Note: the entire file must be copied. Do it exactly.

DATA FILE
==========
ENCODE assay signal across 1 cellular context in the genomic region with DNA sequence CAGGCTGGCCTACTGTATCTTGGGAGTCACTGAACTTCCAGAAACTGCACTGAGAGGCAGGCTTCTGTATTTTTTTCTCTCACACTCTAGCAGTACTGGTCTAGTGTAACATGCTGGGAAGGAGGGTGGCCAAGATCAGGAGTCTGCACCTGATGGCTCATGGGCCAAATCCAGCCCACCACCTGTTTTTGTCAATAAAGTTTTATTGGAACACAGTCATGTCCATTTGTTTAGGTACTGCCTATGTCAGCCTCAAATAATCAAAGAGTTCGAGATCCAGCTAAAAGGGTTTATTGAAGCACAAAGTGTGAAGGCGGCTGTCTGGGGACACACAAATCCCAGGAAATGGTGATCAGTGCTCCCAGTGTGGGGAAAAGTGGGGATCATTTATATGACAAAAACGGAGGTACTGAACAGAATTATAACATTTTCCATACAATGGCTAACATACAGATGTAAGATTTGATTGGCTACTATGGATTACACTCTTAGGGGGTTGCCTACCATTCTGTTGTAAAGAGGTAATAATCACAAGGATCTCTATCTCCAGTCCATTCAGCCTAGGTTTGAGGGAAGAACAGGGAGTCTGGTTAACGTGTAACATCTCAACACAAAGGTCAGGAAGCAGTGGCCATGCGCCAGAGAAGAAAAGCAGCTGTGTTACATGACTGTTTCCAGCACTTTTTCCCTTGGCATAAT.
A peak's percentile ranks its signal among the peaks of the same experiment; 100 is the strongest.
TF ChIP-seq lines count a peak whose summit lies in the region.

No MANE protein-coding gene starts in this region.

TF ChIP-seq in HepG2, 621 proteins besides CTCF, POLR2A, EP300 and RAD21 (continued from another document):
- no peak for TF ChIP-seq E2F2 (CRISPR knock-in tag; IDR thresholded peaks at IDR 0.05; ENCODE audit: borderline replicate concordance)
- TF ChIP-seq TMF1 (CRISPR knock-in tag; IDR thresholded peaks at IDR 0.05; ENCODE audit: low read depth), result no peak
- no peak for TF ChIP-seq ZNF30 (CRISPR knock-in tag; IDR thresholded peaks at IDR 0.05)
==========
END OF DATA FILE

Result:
ENCODE assay signal across 1 cellular context in the genomic region with DNA sequence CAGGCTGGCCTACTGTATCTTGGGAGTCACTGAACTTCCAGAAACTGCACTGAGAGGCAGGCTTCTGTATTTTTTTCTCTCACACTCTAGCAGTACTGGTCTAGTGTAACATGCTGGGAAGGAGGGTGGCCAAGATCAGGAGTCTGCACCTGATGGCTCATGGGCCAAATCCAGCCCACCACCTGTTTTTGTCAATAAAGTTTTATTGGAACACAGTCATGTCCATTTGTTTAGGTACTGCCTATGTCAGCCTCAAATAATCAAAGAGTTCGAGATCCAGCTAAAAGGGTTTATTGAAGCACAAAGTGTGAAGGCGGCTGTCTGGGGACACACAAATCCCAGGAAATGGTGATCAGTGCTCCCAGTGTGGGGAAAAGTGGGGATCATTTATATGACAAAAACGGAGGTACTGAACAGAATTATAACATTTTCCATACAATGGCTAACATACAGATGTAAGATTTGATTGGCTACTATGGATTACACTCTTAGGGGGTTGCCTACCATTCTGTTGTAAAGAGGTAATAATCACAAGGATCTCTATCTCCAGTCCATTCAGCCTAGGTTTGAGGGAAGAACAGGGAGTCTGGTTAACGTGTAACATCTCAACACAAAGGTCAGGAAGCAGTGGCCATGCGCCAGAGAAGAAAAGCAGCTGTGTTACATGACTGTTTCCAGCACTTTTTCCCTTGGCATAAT.
A peak's percentile ranks its signal among the peaks of the same experiment; 100 is the strongest.
TF ChIP-seq lines count a peak whose summit lies in the region.

No MANE protein-coding gene starts in this region.

TF ChIP-seq in HepG2, 621 proteins besides CTCF, POLR2A, EP300 and RAD21 (continued from another document):
- no peak for TF ChIP-seq E2F2 (CRISPR knock-in tag; IDR thresholded peaks at IDR 0.05; ENCODE audit: borderline replicate concordance)
- TF ChIP-seq TMF1 (CRISPR knock-in tag; IDR thresholded peaks at IDR 0.05; ENCODE audit: low read depth), result no peak
- no peak for TF ChIP-seq ZNF30 (CRISPR knock-in tag; IDR thresholded peaks at IDR 0.05)